Written by Jill Nossa, firstname.lastname@example.org Friday, 22 August 2014 00:00
The 1907 Courthouse building is now known as the Marguerite and Joseph Suozzi Building, marked by a special ceremony held at the North Shore Historical Museum on Sunday, Aug. 3 to a packed house.
“It’s a great day for the Suozzi family and a great day for the museum. We are so grateful for the Suozzi family for this generous donation,” said Brian Mercadante, president of the museum.
Mercandante then gave some history on the building, which was built in 1907 by the Town of Oyster Bay, when Teddy Roosevelt was president and the Gold Coast was in its heyday. He described how it came to be a museum, explaining that Tom Suozzi came up with a plan for redevelopment during his term as mayor of Glen Cove in the 1990s.
“This courtroom as you see it today was brought back to its original condition,” he said.
Several local elected officials spoke; Delia DeRiggi-Whitton expressed her thanks to Joe and Marge Suozzi for all they have done to the community and Charles Lavine’s office presented a citation.
Rosemary Suozzi Lloyd, daughter of Marge and Joe, gave a speech. “The histories and stories of the people of the North Shore will be told for generations,” she said. “Today there are four generations from the Suozzi and Holmes lines that are joining and celebrating this endeavor that will be long associated with the people whose names will echo with the stories of their inspiring lives of service and love.”
The decision to rename the building came from the museum’s naming committee, as both Marge and Joe have devoted a significant part of their lives to the betterment of the North Shore. Prior to the unveiling of the plaque with the new name, a video presentation played, with photos and biographies of each of the honorees.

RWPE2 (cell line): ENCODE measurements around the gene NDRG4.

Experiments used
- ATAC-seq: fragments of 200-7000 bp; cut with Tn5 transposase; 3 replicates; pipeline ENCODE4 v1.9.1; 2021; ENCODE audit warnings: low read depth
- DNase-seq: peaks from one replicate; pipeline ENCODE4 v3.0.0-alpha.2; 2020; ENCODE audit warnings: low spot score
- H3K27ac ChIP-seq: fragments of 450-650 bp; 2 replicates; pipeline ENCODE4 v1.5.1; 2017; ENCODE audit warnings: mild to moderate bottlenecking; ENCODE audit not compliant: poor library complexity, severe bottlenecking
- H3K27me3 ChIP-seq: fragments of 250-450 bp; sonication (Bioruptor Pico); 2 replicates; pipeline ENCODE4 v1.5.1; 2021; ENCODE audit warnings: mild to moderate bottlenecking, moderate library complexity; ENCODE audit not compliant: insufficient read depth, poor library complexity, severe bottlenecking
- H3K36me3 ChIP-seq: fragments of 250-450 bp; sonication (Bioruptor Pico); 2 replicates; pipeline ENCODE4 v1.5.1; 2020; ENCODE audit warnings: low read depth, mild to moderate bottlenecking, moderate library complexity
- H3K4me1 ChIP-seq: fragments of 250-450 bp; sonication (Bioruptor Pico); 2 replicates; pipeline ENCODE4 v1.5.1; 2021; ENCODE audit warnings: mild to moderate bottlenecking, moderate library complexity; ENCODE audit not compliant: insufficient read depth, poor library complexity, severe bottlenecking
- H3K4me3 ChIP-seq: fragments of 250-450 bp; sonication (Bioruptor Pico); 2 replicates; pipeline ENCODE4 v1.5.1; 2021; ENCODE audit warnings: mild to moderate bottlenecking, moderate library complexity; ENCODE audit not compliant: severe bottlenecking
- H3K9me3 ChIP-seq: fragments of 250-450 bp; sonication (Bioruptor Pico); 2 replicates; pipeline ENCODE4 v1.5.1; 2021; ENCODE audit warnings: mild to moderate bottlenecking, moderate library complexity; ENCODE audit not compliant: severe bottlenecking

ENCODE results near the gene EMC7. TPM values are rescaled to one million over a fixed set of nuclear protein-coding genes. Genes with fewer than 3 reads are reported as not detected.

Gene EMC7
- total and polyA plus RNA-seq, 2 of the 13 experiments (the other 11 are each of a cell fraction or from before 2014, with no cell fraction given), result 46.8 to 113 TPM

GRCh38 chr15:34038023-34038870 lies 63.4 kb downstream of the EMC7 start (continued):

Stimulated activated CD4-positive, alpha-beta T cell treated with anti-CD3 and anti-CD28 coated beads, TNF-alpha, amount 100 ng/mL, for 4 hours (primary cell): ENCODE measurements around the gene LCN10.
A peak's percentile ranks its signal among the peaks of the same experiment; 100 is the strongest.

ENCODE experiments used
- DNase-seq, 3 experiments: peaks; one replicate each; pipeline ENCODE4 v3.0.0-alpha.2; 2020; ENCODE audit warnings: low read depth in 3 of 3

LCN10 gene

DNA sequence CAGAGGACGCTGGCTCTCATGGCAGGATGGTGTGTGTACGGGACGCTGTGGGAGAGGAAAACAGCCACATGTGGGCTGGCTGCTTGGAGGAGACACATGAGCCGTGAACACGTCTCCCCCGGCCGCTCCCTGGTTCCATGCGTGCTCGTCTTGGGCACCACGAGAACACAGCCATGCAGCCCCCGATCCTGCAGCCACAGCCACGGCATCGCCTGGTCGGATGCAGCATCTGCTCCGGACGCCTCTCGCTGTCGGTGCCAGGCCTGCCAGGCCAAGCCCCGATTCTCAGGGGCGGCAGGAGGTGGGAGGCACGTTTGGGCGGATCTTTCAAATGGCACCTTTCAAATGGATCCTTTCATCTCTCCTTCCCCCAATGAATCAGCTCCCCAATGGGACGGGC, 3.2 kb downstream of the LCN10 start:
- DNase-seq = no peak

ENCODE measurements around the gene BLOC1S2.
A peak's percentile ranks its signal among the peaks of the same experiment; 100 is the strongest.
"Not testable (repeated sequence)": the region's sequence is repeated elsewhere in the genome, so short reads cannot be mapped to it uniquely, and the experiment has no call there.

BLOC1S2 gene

The Honorable Joseph A. Suozzi was born in Italy and has lived out the American dream of achievement and public service. He attended St. Patrick’s School in Glen Cove and St. Dominic’s High School in Oyster Bay. After majoring in education at Fordham University, he enlisted in the Air Force. As a navigator on a B-24 plane in World War II, he flew 35 missions, earning the Distinguished Flying Cross, the Air Medal and three Oak Leaf Clusters. After the war, he attended Harvard Law School on the G.I. Bill, graduating in 1948. He became the law partner of Mayor Luke Mercadante and, in 1949, at the age of 28, he was elected as a Judge of the City Court of Glen Cove, the youngest judge ever elected in New York State. He was elected for two terms as Mayor of Glen Cove, and to two 14-year terms as Justice of the New York State Supreme Court. During his second term, he was appointed as an Associate Justice of the Appellate Division. He eventually became a senior partner in the law firm of Meyer, Suozzi, English and Klein.
Marguerite Holmes Suozzi was born in Queens. She studied nursing at Mary Immaculate Hospital in Jamaica and worked as an operating room nurse at Glen Cove Community Hospital after her family moved to Sea Cliff. She met her future husband on the eve of his installation as City Court Judge and they were married four years later. They are the parents of five children, 14 grandchildren, and three great-grandchildren. In addition to her duties as a wife, daughter, daughter-in-law and mother, she has been an avid devotee and supporter of the political campaigns of her husband and her son, Tom, who served four terms as Glen Cove Mayor and two terms as Nassau County Executive. An enthusiastic gardener and champion golfer, she has also been active in the AARP, Girl Scouts, St. Patrick’s R.C. Church and most notably, the Morgan Park Summer Music Festival. She has chaired this popular event for more 50 years. Working with a committee of local volunteer residents, Marge has presented programs ranging from opera,ballet and Broadway musicals to swing, jazz and military bands.
“They are living histories of what is possible for our city and for our country when we welcome the stranger and say, ‘you are free here, this land is your land.’ Because of institutions like the North Shore Historical Museum, we will not forget that we are a community, city and country of immigrants like Marge and Joe,” said Lloyd. “They contributed so much to make this place our home.”